The White House said Thursday that North Korea's secret work on a nuclear reactor with Syria was "a dangerous and potentially destabilizing development for the world," raising doubts about the North's intention to disclose its nuclear activities. Months after Israel bombed the reactor, the White House broke its silence and said the facility was not intended for "peaceful purposes." The disclosure comes at a critical time in U.S. nuclear diplomacy. Here's a look at what it means:

Q What is the evidence?

A CIA Director Michael Hayden, Director of National Intelligence Mike McConnell and National Security Adviser Stephen Hadley showed top members of the House intelligence committee a narrated video that included still photographs of a facility and equipment in Syria that bear a strong resemblance in design to North Korea's Yongbyon nuclear plant. Officials said the presentation did not show moving images or any North Korean workers.

Officials said the Syrian facility was within weeks or months of being completed but still needed significant testing before it could be declared operational. However, no uranium -- needed to fuel a reactor -- was evident at the site.

Q What's the intelligence community's conclusion?

A Top U.S. intelligence officials said they had high confidence in the judgment that North Korea aided Syria with its nuclear program and that the intention was to produce plutonium. But they claimed only low confidence for the conclusion that it was meant for weapons development, in part because there was no reprocessing facility at the site -- something that would be needed to extract nuclear material for use in a bomb.

Q Why release the information now? Congress has been demanding information since the Sept. 6 Israeli airstrike in Syria.

A It answers lawmakers' calls to be briefed on an important national security matter. Israel has not publicly acknowledged its role, but officials say Israel agreed to share information with the United States and signed off on its release.

The administration says it had to let some time pass after the strike, for fear that confirmation that Israel was behind the strike on Arab soil would inflame Arab-Israeli tensions or provoke warfare between Israel and Syria.

Q What was the reaction?

A Rep. Pete Hoekstra, R-Mich., and Intelligence Committee Chairman Silvestre Reyes, D-Texas, said they were angry that the Bush administration had delayed briefing the full committee for eight months. Hoekstra said, "I think it really jeopardizes any type of the agreement they may come up with" regarding North Korea.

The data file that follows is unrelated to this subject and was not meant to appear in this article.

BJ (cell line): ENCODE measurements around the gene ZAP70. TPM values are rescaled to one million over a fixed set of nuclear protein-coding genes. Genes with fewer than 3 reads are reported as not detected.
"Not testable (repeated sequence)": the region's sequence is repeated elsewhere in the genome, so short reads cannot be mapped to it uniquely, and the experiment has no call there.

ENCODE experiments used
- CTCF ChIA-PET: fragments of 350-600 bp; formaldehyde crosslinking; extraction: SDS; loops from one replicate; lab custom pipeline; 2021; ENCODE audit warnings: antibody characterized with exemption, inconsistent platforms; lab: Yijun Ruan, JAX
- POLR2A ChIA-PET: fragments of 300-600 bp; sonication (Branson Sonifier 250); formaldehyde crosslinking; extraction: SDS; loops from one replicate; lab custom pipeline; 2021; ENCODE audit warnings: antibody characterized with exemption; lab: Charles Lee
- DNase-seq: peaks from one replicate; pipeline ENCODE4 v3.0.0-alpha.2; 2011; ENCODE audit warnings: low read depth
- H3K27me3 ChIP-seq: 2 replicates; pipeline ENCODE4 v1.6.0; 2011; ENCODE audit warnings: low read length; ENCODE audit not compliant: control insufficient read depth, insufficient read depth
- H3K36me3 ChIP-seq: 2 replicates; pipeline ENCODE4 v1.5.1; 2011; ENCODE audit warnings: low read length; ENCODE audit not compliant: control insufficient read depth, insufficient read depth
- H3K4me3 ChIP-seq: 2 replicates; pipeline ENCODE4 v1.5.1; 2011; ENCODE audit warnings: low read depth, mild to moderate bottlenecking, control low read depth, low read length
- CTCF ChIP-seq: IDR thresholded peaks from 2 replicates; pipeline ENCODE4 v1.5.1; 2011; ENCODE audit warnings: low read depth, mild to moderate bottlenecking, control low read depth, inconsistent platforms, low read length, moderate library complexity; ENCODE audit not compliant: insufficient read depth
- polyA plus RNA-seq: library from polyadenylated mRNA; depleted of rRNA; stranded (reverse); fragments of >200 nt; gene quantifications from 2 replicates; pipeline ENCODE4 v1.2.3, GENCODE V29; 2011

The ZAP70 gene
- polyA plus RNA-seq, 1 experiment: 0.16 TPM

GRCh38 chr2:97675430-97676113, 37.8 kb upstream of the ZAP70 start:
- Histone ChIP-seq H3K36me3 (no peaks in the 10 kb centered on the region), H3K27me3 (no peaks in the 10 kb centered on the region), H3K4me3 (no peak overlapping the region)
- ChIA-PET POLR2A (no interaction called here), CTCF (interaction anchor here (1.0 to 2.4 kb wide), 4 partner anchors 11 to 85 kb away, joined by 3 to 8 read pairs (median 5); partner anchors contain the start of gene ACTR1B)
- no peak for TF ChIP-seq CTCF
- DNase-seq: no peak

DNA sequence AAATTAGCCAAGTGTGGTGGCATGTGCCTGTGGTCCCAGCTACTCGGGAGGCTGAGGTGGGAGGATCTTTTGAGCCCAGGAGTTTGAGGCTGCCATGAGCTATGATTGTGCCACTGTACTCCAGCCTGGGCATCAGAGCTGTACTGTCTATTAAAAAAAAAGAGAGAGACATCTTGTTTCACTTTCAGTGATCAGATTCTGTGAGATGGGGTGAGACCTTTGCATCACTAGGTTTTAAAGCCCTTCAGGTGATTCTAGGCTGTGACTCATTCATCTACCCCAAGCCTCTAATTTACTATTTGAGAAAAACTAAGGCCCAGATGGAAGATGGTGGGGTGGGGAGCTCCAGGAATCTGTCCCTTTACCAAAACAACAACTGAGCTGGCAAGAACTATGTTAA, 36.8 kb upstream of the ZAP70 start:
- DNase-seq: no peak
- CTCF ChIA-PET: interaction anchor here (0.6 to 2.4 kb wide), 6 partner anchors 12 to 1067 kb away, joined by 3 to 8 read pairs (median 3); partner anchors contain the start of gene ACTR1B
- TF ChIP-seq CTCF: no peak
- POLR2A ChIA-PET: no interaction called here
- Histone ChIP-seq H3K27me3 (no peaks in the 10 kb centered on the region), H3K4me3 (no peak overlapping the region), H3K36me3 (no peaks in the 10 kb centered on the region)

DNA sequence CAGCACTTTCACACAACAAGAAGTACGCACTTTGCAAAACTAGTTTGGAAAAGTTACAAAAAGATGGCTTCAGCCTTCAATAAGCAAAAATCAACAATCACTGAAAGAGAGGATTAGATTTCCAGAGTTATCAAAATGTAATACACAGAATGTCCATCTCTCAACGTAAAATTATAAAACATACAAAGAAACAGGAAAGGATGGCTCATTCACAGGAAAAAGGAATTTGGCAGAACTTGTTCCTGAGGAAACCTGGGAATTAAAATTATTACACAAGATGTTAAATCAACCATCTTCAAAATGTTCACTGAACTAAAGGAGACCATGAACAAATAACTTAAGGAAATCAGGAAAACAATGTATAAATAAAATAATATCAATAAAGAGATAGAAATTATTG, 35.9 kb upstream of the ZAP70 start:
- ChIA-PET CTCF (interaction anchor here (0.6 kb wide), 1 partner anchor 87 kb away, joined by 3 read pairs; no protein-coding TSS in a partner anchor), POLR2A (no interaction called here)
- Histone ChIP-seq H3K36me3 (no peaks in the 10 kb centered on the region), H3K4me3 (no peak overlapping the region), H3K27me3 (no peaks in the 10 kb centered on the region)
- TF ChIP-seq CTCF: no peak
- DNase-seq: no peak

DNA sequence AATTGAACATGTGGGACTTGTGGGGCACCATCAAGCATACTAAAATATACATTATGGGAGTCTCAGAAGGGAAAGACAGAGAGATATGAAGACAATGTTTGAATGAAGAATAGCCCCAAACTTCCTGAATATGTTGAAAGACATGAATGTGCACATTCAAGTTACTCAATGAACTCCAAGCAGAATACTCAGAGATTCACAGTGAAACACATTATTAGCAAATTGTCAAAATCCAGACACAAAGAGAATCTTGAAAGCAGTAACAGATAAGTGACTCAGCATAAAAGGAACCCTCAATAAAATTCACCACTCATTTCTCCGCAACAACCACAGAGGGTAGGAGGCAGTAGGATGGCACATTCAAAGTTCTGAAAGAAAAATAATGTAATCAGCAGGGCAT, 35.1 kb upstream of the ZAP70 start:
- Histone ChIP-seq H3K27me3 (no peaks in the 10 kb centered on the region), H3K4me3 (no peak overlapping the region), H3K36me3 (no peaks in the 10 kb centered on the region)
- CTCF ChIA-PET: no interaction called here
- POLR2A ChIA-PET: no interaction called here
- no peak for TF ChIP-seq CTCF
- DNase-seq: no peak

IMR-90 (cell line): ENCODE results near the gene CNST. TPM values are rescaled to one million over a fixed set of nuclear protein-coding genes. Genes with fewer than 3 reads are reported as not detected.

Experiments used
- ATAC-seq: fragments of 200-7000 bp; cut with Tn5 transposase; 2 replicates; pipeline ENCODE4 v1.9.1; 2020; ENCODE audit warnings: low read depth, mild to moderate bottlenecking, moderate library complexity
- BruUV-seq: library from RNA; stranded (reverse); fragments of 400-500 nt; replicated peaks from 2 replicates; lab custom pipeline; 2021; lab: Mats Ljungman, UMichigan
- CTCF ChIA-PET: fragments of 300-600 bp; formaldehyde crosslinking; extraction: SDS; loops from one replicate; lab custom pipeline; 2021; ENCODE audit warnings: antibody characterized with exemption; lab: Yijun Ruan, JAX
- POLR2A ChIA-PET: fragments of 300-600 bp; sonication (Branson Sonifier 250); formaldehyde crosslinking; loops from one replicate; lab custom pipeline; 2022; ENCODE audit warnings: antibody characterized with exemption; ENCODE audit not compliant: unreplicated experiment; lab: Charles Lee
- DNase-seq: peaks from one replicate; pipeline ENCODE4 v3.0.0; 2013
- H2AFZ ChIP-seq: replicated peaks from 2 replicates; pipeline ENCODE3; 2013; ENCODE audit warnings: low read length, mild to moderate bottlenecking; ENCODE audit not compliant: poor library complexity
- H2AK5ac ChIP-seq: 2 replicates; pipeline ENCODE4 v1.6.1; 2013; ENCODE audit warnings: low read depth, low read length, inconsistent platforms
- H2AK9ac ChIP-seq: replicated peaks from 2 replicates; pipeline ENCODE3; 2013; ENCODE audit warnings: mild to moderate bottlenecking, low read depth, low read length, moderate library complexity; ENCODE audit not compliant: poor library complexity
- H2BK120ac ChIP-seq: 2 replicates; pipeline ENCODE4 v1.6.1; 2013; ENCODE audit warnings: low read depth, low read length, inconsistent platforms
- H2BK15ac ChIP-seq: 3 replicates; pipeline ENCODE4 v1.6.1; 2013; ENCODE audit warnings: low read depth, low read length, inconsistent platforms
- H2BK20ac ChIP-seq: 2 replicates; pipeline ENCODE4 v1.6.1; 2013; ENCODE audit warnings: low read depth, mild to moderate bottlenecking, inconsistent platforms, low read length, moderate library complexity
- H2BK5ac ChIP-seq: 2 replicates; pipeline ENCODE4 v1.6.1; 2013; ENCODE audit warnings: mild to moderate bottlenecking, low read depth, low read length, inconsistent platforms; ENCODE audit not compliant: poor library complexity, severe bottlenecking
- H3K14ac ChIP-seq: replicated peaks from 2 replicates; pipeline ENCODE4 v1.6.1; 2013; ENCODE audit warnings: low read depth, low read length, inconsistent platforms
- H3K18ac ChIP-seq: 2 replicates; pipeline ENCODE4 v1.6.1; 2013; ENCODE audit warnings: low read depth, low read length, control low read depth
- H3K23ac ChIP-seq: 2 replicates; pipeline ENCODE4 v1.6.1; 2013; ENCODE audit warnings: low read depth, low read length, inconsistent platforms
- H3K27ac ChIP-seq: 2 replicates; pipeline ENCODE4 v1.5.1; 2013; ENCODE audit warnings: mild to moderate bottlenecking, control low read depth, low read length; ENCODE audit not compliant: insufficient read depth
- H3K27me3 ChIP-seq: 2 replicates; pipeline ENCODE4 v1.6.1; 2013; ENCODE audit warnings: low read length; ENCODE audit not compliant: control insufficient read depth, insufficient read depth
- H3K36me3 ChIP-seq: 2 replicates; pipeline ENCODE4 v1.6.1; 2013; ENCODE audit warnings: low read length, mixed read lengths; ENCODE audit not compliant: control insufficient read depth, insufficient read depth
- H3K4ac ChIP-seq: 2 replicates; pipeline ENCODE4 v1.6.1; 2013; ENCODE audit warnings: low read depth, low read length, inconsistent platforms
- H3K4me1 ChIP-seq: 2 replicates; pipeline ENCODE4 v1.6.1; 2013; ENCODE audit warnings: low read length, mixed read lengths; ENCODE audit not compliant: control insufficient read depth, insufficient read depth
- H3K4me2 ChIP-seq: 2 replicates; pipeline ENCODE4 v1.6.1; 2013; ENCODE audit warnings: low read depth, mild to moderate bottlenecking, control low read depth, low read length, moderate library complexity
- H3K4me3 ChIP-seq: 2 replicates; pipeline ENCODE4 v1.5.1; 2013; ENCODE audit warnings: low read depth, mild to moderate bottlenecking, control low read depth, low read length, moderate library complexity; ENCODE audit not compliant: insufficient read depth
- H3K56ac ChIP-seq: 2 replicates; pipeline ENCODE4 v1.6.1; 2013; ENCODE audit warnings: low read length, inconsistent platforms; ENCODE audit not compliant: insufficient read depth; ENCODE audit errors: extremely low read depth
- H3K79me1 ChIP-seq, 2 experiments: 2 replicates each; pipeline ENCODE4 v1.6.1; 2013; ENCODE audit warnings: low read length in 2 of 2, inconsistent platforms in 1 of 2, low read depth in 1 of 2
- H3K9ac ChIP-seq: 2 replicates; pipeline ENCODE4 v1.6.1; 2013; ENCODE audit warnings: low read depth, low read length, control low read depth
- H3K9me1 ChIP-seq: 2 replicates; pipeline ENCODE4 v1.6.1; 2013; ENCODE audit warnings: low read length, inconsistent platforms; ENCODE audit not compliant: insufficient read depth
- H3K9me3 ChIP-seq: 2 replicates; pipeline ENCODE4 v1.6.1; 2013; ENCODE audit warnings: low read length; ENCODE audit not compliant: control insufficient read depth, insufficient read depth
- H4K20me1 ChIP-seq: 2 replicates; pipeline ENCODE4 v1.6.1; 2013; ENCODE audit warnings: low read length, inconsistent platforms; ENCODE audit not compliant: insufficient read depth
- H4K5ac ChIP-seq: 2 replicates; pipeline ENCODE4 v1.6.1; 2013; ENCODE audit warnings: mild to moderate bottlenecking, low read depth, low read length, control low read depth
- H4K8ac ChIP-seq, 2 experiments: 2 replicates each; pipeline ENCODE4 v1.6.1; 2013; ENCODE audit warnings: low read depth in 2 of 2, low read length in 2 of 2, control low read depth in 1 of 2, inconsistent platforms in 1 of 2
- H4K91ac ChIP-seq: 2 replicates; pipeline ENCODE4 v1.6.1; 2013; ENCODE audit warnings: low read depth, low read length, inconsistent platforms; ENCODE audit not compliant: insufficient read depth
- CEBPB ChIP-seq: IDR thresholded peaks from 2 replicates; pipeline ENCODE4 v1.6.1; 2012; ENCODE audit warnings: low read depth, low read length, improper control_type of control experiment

Q Why should the world believe the White House?

A The Bush administration has a spotty record when it comes to keeping tabs on nuclear, chemical and biological weapons programs inside closed nations. In this case, it is laying out evidence both to Congress and to the United Nations nuclear watchdog agency, which will be asked to investigate.

U.S. assumptions were wrong about prewar Iraq. It scaled back its claims about Iran's nuclear program last year, adding to questions about the strength of weapons intelligence. But it was apparently right on North Korea. U.S. intelligence pegged the nation's nuclear ambitions years before Pyongyang tested a plutonium device in 2006.

Q What does it mean for the negotiations with North Korea?

A Some say it will give weight to opponents of the process, notably those aligned with Vice President Dick Cheney, by laying out a pattern of bad North Korean behavior and adding to the case that it cannot be trusted.

Others say that by documenting the North Korea-Syria link, the administration may help the talks by detailing concerns about a long history of North Korean nuclear cooperation with Syria that Pyongyang can acknowledge without specifying exactly what it is. And, by showing the world that the Syrian facility has been destroyed, the administration can say that past North Korean-Syrian cooperation is no longer a threat.

Q What does it mean for U.S. policy in the Middle East?

A Some experts fear that the disclosure of Syria's suspected nuclear intentions and the Israeli destruction of the facility might heighten Arab-Israeli tensions and could complicate efforts to mediate an Israeli-Palestinian peace deal by the end of Bush's term.

The timing overshadowed a White House meeting between Palestinian President Mahmoud Abbas and Bush, who will travel to the Middle East next month. It has also returned to the spotlight an Israeli attack on an Arab neighbor, which is likely to fan anti-Israel sentiment. At the same time, it puts Syria, and perhaps Iran, on notice that it cannot conceal a suspect clandestine nuclear facility or program without consequences.